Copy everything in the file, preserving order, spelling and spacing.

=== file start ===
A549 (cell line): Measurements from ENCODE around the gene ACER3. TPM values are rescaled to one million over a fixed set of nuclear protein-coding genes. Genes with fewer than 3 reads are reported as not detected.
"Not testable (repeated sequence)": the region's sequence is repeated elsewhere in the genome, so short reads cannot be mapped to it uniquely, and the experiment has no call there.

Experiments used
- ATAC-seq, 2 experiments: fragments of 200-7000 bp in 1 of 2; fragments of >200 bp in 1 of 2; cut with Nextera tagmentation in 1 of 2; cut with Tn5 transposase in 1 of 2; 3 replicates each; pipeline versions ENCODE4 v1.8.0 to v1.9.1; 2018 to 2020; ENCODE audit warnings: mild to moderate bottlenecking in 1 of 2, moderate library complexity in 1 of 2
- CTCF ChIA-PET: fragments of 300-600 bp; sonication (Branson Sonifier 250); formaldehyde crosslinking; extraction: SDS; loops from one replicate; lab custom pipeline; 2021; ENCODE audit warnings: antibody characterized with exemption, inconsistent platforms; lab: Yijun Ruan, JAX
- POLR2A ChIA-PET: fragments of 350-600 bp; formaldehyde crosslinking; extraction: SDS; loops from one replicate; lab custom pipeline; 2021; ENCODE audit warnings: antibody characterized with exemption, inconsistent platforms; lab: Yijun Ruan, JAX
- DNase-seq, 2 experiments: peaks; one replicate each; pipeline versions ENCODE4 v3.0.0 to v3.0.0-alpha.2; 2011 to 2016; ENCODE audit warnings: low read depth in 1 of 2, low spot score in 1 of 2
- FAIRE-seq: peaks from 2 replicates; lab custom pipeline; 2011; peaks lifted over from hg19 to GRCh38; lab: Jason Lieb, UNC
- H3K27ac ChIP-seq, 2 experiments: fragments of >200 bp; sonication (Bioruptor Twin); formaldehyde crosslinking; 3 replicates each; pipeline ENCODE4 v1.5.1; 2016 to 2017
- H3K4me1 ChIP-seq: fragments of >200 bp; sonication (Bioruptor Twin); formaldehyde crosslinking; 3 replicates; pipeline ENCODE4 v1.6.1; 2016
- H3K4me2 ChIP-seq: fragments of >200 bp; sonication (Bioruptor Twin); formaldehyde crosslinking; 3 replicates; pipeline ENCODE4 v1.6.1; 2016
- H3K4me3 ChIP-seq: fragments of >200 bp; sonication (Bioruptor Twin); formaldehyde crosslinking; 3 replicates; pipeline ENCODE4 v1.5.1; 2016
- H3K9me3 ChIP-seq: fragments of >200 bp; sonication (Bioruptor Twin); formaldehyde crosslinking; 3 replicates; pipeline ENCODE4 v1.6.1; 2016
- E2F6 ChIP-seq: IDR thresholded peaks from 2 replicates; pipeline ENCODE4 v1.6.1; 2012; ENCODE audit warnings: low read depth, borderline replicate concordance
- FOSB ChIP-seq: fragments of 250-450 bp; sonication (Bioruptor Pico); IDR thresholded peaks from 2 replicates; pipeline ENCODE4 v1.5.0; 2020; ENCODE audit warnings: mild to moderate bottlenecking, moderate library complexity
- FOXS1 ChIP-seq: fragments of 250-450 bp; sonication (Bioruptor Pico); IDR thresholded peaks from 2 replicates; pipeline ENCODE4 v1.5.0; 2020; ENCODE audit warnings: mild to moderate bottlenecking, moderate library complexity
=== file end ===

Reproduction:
A549 (cell line): Measurements from ENCODE around the gene ACER3. TPM values are rescaled to one million over a fixed set of nuclear protein-coding genes. Genes with fewer than 3 reads are reported as not detected.
"Not testable (repeated sequence)": the region's sequence is repeated elsewhere in the genome, so short reads cannot be mapped to it uniquely, and the experiment has no call there.

Experiments used
- ATAC-seq, 2 experiments: fragments of 200-7000 bp in 1 of 2; fragments of >200 bp in 1 of 2; cut with Nextera tagmentation in 1 of 2; cut with Tn5 transposase in 1 of 2; 3 replicates each; pipeline versions ENCODE4 v1.8.0 to v1.9.1; 2018 to 2020; ENCODE audit warnings: mild to moderate bottlenecking in 1 of 2, moderate library complexity in 1 of 2
- CTCF ChIA-PET: fragments of 300-600 bp; sonication (Branson Sonifier 250); formaldehyde crosslinking; extraction: SDS; loops from one replicate; lab custom pipeline; 2021; ENCODE audit warnings: antibody characterized with exemption, inconsistent platforms; lab: Yijun Ruan, JAX
- POLR2A ChIA-PET: fragments of 350-600 bp; formaldehyde crosslinking; extraction: SDS; loops from one replicate; lab custom pipeline; 2021; ENCODE audit warnings: antibody characterized with exemption, inconsistent platforms; lab: Yijun Ruan, JAX
- DNase-seq, 2 experiments: peaks; one replicate each; pipeline versions ENCODE4 v3.0.0 to v3.0.0-alpha.2; 2011 to 2016; ENCODE audit warnings: low read depth in 1 of 2, low spot score in 1 of 2
- FAIRE-seq: peaks from 2 replicates; lab custom pipeline; 2011; peaks lifted over from hg19 to GRCh38; lab: Jason Lieb, UNC
- H3K27ac ChIP-seq, 2 experiments: fragments of >200 bp; sonication (Bioruptor Twin); formaldehyde crosslinking; 3 replicates each; pipeline ENCODE4 v1.5.1; 2016 to 2017
- H3K4me1 ChIP-seq: fragments of >200 bp; sonication (Bioruptor Twin); formaldehyde crosslinking; 3 replicates; pipeline ENCODE4 v1.6.1; 2016
- H3K4me2 ChIP-seq: fragments of >200 bp; sonication (Bioruptor Twin); formaldehyde crosslinking; 3 replicates; pipeline ENCODE4 v1.6.1; 2016
- H3K4me3 ChIP-seq: fragments of >200 bp; sonication (Bioruptor Twin); formaldehyde crosslinking; 3 replicates; pipeline ENCODE4 v1.5.1; 2016
- H3K9me3 ChIP-seq: fragments of >200 bp; sonication (Bioruptor Twin); formaldehyde crosslinking; 3 replicates; pipeline ENCODE4 v1.6.1; 2016
- E2F6 ChIP-seq: IDR thresholded peaks from 2 replicates; pipeline ENCODE4 v1.6.1; 2012; ENCODE audit warnings: low read depth, borderline replicate concordance
- FOSB ChIP-seq: fragments of 250-450 bp; sonication (Bioruptor Pico); IDR thresholded peaks from 2 replicates; pipeline ENCODE4 v1.5.0; 2020; ENCODE audit warnings: mild to moderate bottlenecking, moderate library complexity
- FOXS1 ChIP-seq: fragments of 250-450 bp; sonication (Bioruptor Pico); IDR thresholded peaks from 2 replicates; pipeline ENCODE4 v1.5.0; 2020; ENCODE audit warnings: mild to moderate bottlenecking, moderate library complexity